Part of the trade association's manifesto launch ahead of local elections on 5 May, the recommendation, which would see roles introduced similar to those of Sacha Lord in Manchester and Amy Lamé in London, forms part of the SBPA's 10-point plan to support the sector’s recovery following over two years of pandemic restrictions.
Other manifesto recommendations include the introduction of dedicated hospitality strategies for local areas; licensing policy statements that 'do not place additional burdens on the sector'; the facilitation of shared Deposit Return Scheme (DRS) return points; an increase in the availability of low and no-alcohol products; assistance in lowering the disproportionate tax burden on pubs and brewers; and a two-year moratorium on policies which may create additional costs for pubs and bars.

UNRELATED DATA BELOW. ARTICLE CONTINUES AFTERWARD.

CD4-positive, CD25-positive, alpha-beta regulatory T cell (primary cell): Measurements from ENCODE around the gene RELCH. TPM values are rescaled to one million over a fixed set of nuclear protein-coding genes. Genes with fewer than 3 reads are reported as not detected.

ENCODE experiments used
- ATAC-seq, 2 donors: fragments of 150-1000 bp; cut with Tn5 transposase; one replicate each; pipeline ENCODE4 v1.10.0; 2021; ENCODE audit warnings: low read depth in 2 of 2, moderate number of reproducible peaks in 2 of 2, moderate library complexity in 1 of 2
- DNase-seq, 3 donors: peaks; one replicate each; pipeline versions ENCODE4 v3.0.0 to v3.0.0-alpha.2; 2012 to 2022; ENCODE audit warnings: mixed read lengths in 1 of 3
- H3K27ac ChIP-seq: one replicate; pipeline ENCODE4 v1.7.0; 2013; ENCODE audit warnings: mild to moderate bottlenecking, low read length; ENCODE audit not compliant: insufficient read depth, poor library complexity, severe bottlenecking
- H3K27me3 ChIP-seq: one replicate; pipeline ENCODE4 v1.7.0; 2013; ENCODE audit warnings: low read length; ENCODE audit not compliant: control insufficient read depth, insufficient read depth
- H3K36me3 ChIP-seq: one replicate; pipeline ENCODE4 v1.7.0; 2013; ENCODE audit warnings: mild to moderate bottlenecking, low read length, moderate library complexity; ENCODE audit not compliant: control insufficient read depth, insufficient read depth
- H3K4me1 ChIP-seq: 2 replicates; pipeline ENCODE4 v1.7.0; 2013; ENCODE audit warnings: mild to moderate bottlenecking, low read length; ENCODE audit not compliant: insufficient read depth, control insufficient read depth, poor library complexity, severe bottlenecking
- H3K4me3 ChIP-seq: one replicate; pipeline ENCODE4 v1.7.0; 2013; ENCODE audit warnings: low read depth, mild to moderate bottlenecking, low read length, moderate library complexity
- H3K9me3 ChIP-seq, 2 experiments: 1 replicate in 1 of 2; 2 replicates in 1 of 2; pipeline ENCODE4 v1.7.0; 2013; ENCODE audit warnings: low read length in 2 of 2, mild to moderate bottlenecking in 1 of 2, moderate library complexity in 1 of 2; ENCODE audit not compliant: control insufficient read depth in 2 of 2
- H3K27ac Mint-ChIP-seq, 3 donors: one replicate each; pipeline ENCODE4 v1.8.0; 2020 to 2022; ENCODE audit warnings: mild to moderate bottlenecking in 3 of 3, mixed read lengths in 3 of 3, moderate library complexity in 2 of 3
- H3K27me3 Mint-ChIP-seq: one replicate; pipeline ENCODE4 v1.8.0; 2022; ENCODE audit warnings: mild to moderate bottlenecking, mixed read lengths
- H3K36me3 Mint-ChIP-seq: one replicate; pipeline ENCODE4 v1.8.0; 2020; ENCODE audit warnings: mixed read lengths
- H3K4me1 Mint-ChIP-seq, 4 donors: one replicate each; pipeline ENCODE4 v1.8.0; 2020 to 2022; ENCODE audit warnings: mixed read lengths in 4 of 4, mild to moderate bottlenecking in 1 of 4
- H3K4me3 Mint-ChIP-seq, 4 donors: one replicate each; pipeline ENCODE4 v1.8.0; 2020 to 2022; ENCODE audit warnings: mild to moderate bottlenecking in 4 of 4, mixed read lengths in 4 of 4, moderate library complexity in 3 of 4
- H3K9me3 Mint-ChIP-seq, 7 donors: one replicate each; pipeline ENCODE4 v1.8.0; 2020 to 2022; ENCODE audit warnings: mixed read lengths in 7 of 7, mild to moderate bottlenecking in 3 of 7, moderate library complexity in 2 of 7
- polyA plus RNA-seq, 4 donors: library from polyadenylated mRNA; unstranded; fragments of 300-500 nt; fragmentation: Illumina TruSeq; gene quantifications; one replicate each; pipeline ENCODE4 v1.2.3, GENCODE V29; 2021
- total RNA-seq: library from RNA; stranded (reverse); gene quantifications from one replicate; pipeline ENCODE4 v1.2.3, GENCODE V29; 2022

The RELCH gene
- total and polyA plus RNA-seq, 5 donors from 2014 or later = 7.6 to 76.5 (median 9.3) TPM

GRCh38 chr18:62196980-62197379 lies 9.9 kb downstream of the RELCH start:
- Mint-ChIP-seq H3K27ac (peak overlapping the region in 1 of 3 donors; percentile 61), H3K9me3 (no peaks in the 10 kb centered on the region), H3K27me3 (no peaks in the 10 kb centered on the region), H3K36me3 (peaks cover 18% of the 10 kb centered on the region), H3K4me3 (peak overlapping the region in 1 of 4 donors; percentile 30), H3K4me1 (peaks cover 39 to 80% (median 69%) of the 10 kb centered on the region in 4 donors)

Also included within the manifesto is a call for better public transport, a reduction in fees for outdoor seating and a more flexible planning approach, as well as an energy price cap on hospitality businesses.
“Scotland’s beer and pub industry supports 62,000 jobs and contributes £1.75bn to the national economy every year,” says Andrew Lawrence, SBPA president.
“The restrictions placed on our members during the pandemic had a severe impact. We fully understood the need to keep people safe but now, as we come out of the pandemic, there must be a path to recovery.
“Appointing industry champions to stick up for the industry, to help local and national government understand the challenges we face and what is needed to build back, would be a great start.
“Our survival and subsequent recovery is dependent on the support of national and local policymakers. This manifesto gives 10 clear ways in which they can do that, rejuvenate the sector and our town and city centres across the country.”
Last year the Night Time Industries Association (NTIA) launched a campaign calling for night time economy advisors to be established in every major UK city.